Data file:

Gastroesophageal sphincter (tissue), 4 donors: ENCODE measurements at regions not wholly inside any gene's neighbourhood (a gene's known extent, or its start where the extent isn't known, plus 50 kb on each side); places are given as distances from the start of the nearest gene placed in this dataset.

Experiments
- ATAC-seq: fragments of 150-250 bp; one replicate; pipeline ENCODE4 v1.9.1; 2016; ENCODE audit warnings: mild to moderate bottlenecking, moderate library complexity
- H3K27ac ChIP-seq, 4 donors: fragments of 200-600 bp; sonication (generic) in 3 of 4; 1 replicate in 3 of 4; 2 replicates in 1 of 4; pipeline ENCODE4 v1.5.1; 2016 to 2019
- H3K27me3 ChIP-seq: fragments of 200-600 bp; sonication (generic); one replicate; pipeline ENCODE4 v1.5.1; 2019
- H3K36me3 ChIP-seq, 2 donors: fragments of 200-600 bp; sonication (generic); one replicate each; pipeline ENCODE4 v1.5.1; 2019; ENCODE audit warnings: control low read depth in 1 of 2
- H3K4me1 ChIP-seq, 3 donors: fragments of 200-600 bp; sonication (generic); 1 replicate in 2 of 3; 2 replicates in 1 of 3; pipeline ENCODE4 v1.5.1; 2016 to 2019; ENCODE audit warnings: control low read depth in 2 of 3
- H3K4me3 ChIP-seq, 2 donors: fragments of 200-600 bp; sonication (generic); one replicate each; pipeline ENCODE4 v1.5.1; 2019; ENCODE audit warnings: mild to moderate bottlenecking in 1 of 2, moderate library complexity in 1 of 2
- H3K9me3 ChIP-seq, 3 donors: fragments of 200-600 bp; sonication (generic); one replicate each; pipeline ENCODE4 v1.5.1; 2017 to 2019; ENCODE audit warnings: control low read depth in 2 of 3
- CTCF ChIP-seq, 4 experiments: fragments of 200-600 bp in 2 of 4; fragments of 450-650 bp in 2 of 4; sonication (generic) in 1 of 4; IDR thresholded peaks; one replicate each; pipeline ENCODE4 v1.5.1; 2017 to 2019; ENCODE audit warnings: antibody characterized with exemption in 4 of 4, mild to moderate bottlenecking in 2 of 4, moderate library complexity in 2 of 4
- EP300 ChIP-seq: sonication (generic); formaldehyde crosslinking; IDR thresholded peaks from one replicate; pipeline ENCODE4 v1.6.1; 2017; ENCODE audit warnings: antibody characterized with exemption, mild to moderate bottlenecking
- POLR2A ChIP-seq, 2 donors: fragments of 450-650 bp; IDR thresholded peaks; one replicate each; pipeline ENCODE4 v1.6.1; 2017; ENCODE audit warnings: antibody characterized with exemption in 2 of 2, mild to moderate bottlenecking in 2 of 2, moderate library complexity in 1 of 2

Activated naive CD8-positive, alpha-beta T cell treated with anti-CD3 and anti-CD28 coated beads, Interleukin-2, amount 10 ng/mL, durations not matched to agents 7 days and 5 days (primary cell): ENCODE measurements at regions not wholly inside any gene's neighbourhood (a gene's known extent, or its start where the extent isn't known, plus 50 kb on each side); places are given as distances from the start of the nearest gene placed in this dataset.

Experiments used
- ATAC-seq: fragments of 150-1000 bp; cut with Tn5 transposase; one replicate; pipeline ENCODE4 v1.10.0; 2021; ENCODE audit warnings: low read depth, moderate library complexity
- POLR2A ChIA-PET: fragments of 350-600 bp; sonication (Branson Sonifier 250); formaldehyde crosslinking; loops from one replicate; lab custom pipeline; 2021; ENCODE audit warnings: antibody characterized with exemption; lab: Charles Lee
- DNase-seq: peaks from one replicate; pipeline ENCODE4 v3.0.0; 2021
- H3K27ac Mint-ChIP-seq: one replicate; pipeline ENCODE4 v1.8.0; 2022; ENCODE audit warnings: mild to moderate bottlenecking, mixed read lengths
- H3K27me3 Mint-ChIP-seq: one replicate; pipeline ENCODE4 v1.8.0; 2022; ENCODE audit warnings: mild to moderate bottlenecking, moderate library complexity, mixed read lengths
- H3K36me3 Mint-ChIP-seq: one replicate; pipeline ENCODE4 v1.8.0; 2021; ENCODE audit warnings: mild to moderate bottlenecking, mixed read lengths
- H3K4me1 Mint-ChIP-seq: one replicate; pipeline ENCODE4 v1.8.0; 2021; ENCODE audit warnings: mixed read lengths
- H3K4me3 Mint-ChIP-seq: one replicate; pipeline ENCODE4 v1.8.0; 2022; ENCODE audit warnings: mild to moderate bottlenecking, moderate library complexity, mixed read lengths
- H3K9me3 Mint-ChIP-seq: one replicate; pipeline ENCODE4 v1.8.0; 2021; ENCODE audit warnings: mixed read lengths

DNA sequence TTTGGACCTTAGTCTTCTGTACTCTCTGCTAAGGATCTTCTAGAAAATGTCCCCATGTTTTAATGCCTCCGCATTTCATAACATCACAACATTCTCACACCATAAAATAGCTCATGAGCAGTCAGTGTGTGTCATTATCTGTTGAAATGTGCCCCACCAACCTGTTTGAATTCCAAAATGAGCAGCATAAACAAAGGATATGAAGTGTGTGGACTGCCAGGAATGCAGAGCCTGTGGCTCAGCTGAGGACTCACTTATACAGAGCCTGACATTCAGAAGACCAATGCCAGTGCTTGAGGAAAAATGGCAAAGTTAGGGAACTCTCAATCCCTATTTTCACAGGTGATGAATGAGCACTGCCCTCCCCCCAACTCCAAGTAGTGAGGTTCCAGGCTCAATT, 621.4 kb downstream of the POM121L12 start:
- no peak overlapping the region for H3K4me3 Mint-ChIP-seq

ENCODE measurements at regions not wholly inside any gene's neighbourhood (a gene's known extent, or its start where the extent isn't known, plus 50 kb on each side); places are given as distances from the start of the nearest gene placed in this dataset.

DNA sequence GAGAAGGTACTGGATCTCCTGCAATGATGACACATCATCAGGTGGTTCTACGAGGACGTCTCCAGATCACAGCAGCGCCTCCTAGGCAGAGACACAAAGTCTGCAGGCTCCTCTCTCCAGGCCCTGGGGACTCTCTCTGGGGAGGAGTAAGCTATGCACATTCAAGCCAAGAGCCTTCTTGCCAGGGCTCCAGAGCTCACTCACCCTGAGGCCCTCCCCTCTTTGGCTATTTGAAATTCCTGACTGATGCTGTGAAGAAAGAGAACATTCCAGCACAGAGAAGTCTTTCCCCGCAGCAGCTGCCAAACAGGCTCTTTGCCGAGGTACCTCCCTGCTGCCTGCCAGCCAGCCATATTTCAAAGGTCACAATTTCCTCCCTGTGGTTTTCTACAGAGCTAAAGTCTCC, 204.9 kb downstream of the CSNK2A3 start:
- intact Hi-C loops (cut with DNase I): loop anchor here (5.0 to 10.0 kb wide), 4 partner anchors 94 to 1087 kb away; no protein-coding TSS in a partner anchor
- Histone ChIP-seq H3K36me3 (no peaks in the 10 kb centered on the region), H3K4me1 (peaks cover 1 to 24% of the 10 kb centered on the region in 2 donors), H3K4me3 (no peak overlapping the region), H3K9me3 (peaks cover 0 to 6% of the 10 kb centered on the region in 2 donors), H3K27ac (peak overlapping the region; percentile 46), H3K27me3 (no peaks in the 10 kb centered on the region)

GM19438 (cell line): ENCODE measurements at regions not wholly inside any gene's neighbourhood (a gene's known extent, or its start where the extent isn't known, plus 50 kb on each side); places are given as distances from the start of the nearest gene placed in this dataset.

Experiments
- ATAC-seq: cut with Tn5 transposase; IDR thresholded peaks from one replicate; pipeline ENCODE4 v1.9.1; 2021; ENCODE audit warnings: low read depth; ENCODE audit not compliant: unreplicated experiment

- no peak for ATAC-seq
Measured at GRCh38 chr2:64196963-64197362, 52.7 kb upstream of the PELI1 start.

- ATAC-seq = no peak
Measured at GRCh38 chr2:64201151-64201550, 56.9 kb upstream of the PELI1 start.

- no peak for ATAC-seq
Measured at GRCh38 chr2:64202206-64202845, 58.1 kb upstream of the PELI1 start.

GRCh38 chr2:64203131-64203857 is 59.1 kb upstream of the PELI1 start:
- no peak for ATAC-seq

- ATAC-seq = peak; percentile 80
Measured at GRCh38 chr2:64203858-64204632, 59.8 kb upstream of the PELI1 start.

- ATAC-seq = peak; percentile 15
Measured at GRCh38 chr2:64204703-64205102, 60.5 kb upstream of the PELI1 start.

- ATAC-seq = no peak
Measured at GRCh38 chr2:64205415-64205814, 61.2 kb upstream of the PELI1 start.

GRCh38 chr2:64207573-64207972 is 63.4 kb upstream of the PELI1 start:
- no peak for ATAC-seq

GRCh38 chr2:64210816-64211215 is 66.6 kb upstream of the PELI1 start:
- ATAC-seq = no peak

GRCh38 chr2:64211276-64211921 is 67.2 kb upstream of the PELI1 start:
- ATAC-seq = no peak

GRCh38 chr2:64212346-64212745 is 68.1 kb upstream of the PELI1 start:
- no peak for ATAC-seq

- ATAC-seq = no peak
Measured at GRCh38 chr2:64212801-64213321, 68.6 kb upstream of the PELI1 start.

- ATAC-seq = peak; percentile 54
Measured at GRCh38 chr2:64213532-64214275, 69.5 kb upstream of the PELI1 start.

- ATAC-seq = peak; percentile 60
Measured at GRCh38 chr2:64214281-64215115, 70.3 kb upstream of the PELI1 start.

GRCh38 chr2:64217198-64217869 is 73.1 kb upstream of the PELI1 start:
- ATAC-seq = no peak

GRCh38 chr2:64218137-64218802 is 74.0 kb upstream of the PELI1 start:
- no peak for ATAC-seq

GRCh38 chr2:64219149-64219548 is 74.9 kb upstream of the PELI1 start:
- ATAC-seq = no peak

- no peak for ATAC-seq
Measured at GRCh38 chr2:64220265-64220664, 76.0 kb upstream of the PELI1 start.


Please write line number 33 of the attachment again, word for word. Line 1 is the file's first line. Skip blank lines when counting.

- no peak for ATAC-seq